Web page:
W.E.B. Du Bois and the Foundation of the NAACP

Members of the Niagara Movement, against a background of Niagara Falls
Photo caption

Niagara Movement, in Fort Erie, Canada, 1905. Top row (left to right): H. A. Thompson, Alonzo F. Herndon, John Hope, James R. L. Diggs (?). Second row (left to right): Frederick McGhee, Norris B. Herndon (boy), J. Max Barber, W. E. B. Du Bois, Robert Bonner. Bottom row (left to right): Henry L. Bailey, Clement G. Morgan, W. H. H. Hart, B. S. Smith.

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(February 14, 2014)

As the twentieth-century began, W. E. B. Du Bois and other activists seeking more radical social change came together to form the Niagara Movement, setting the stage for the later NAACP and a truly national struggle for civil rights.

With Reconstruction in tatters after the rise of Jim Crow laws approved by a hostile Supreme Court, many African-Americans were becoming increasingly frustrated with the accommodationist advocacy of Booker T. Washington and other modest reformers, especially since the first years of the twentieth-century began with a rising number of brutal lynchings and race riots, continued unequal opportunities in education and employment, and continued denial of voting rights. A growing portion of the community sought new ways of securing equal rights and resisting regional and national discrimination, and one activist who empathized with this discontent was Professor W. E. B. Du Bois, the first African-American to receive a PhD from Harvard University and a vociferous opponent of Washington’s unwritten “Atlanta Compromise” with Southern white leaders. In 1905, Du Bois, along with other dissident black intellectuals, assembled in Niagara Falls, Canada with the express purpose of establishing a national movement seeking a faster route to civil rights and racial equality. Rejecting both Washington’s reformist views and white supremacy, the “Niagara Movement” set forth a strident set of policies calling for immediate and full freedom of speech and press, full suffrage, the abolition of discrimination based on race or color, and belief in universal human brotherhood. This message, however, was not well-received by the white political elite, nor the Washingtonian faction of the black community, and the Niagara Movement soon found itself embroiled in mortal difficulties despite branches spreading rapidly across the nation.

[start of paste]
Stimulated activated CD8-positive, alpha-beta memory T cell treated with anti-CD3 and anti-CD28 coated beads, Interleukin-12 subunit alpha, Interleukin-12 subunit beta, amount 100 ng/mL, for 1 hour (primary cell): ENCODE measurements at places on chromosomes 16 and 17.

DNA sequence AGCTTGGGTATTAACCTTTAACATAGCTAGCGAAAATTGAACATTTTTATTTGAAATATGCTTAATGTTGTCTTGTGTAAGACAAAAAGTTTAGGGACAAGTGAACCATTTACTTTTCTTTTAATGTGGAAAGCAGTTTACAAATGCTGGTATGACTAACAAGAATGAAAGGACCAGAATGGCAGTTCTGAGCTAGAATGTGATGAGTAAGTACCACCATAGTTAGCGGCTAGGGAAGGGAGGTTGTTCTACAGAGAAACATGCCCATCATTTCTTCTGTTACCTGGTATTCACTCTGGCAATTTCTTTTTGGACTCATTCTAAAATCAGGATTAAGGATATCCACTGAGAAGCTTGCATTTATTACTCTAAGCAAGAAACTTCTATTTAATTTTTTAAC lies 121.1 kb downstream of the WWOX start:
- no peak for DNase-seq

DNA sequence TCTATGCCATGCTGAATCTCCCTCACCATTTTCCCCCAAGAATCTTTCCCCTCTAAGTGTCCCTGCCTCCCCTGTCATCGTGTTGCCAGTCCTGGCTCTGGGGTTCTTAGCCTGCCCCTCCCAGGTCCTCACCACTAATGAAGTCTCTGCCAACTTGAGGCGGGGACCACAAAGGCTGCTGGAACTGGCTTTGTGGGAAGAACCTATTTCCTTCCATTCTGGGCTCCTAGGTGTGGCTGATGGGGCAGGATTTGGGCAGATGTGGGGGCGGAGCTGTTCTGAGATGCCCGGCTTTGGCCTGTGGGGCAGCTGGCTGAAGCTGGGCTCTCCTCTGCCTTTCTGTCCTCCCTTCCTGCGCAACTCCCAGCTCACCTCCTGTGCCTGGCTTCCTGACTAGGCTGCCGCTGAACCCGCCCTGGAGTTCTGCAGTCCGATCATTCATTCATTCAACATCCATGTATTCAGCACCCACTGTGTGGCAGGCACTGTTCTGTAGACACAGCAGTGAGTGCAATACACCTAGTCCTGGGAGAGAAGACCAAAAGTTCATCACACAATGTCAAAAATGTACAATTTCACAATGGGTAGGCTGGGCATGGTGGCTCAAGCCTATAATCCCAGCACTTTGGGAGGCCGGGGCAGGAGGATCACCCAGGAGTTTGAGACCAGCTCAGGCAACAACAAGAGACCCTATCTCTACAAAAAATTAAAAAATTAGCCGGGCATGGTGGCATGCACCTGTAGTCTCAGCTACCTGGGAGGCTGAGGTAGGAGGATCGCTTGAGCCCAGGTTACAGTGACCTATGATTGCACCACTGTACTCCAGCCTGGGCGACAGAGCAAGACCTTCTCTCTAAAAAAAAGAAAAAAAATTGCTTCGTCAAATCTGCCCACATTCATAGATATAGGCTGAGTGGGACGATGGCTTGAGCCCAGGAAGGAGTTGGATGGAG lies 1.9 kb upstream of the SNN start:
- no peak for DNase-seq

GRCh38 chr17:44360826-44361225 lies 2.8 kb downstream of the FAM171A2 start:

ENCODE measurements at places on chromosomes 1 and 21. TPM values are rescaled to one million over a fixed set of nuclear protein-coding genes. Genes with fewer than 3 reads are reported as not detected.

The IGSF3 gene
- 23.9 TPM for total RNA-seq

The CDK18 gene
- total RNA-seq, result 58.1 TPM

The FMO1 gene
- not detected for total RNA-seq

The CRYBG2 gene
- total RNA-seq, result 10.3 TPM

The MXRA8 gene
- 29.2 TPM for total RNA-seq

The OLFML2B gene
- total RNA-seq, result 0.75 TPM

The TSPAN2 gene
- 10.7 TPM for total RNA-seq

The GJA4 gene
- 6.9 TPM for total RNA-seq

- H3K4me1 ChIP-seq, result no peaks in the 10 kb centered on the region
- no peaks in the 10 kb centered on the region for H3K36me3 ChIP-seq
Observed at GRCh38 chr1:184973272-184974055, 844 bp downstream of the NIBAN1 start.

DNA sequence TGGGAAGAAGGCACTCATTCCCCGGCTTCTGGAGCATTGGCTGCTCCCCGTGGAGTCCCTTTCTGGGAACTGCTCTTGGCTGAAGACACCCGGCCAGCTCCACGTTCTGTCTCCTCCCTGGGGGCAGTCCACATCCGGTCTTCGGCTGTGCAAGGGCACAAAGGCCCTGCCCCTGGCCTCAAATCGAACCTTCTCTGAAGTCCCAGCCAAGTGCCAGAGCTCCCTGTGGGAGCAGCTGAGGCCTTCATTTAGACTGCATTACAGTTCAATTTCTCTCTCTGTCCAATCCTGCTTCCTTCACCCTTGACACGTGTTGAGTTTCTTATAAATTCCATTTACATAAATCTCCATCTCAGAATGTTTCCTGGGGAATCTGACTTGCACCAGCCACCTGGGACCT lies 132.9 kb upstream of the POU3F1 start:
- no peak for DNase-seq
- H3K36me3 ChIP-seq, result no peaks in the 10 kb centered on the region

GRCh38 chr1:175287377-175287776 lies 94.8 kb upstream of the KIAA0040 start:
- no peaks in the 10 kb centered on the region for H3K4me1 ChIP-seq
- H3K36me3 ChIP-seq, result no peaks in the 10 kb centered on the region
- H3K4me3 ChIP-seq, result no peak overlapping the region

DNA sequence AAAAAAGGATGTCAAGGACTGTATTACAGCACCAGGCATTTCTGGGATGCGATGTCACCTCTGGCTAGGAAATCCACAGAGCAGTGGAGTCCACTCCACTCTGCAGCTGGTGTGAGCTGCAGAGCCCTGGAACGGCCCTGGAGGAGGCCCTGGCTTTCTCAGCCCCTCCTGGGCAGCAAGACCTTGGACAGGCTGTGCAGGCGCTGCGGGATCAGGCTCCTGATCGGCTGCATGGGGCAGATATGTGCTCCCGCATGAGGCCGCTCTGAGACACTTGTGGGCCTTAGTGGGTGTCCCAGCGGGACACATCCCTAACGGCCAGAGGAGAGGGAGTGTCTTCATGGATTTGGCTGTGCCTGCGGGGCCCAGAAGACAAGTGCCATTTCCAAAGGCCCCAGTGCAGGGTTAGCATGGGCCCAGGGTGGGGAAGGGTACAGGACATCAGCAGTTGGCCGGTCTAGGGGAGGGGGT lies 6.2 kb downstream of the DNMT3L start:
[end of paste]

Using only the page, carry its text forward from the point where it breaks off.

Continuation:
Four years after the Niagara meeting, and drawing on lessons learned from its collapse, Du Bois and other Niagara veterans took a new course and helped found the National Organization for the Advancement of Colored People (NAACP). The NAACP subsequently offered Du Bois the position of Director of Publicity and Research, and Du Bois quickly took up the editor position at the organization’s magazine, The Crisis. Through his work as editor, Du Bois highlighted and printed stories of lynchings and brutalities committed against blacks that were ignored entirely by the mainstream white or black presses. By 1920 it was shipping over 100,000 copies a month to subscribers, and the influence of the NAACP grew through a successive series of court victories overturning grandfather clauses and residential segregation. Find out more about the early history of the NAACP and how it presented a new national movement for racial equality at Edsitement, the National Endowment for the Humanities’ educational website.